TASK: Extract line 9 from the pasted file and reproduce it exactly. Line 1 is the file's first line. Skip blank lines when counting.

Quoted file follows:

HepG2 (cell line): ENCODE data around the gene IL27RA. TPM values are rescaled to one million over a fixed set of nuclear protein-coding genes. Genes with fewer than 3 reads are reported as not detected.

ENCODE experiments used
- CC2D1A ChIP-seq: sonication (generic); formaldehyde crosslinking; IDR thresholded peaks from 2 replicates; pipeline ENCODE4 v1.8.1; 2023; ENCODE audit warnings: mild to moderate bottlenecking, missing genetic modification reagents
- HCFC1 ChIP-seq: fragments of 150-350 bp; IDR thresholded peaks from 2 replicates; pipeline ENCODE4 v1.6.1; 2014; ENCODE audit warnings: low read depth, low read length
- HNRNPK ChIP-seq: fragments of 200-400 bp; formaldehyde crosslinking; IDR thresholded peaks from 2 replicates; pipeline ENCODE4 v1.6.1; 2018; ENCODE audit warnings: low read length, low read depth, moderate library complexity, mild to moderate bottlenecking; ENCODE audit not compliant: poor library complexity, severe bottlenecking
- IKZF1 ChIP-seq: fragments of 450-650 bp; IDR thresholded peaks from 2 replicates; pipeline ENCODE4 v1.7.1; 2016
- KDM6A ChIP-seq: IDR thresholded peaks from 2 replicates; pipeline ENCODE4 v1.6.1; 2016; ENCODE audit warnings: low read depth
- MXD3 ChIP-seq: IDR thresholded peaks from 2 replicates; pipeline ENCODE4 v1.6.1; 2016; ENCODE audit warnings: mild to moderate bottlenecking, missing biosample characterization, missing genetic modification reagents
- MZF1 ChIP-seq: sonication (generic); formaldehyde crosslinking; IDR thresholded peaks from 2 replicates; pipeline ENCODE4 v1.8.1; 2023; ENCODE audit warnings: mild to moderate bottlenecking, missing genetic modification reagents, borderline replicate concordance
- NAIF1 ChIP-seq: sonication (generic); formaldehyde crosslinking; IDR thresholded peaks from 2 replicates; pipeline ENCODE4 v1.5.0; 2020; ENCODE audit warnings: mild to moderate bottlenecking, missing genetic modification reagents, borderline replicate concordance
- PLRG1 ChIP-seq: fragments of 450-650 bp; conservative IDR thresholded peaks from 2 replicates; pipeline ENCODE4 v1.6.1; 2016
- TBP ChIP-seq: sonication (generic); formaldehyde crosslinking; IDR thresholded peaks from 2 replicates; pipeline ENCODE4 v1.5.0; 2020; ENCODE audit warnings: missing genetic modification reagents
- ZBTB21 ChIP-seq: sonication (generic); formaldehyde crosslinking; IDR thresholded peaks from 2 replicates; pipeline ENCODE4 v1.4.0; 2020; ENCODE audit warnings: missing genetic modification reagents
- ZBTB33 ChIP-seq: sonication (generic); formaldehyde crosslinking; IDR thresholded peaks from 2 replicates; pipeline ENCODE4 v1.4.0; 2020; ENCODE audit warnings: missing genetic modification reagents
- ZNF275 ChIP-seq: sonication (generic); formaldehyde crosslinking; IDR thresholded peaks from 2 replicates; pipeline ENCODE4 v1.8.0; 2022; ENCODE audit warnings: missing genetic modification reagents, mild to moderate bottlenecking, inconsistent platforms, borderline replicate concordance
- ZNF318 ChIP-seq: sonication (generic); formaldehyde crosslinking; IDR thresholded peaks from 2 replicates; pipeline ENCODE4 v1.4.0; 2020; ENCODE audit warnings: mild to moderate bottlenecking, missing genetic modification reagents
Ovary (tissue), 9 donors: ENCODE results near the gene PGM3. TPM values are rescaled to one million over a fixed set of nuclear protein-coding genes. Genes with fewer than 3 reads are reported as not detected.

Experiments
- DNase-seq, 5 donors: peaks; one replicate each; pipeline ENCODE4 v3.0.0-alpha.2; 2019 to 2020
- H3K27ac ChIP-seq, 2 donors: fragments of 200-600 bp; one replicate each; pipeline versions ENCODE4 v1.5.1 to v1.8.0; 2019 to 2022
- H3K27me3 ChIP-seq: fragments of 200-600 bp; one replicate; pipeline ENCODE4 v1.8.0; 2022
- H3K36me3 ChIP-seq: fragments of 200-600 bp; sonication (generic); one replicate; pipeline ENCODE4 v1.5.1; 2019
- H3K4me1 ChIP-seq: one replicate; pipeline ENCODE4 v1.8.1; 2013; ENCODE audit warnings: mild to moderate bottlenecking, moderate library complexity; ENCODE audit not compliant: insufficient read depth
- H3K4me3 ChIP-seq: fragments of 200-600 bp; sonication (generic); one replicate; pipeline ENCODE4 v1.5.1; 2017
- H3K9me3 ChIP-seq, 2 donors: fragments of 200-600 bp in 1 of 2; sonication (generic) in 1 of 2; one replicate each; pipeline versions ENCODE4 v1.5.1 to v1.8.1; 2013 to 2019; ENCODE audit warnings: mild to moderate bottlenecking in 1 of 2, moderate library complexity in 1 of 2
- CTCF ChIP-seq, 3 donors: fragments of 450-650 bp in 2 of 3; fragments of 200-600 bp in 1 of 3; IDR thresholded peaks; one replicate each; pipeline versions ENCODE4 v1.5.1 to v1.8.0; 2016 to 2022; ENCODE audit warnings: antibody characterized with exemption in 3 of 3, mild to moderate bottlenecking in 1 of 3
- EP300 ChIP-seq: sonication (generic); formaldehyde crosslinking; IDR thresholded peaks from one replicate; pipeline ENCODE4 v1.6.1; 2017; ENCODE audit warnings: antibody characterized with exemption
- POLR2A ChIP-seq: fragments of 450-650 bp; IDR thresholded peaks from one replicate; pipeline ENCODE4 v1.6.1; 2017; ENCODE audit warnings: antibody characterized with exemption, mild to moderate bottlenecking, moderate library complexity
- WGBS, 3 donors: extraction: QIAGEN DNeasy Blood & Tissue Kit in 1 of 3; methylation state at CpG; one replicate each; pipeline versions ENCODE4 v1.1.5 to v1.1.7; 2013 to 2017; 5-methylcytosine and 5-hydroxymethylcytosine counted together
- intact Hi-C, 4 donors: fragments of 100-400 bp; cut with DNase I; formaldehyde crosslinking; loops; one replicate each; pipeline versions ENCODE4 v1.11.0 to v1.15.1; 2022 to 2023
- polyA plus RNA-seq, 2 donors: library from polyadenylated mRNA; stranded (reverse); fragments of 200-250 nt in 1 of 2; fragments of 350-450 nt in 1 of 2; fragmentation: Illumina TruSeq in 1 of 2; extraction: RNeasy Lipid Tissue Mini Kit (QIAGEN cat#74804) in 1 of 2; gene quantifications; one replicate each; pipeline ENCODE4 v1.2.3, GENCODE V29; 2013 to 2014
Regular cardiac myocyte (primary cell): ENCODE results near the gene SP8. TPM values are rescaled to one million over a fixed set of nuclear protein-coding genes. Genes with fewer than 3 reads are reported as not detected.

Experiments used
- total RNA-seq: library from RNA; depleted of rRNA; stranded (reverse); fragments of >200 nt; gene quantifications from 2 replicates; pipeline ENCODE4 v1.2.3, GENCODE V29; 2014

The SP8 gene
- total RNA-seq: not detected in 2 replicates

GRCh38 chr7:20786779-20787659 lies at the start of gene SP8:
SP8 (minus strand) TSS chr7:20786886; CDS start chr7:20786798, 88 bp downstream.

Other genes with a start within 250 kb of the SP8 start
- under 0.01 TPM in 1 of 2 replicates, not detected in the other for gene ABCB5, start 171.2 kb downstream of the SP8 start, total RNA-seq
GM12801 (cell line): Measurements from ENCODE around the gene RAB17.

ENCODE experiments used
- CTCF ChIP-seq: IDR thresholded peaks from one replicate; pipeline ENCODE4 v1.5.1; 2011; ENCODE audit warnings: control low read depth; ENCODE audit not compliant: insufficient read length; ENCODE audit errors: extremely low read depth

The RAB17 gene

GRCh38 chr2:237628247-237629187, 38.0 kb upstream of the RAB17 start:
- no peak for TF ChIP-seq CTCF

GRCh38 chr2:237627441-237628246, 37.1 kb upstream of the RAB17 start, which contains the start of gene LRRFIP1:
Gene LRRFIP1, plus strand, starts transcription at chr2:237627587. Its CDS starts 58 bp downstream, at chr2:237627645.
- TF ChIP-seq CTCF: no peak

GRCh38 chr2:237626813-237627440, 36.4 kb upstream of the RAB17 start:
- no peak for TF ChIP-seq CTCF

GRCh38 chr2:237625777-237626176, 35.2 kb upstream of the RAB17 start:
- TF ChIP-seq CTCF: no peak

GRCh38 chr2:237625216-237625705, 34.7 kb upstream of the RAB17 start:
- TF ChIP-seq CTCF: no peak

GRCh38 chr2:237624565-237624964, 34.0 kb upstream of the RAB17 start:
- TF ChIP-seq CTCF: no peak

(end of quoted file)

- MZF1 ChIP-seq: sonication (generic); formaldehyde crosslinking; IDR thresholded peaks from 2 replicates; pipeline ENCODE4 v1.8.1; 2023; ENCODE audit warnings: mild to moderate bottlenecking, missing genetic modification reagents, borderline replicate concordance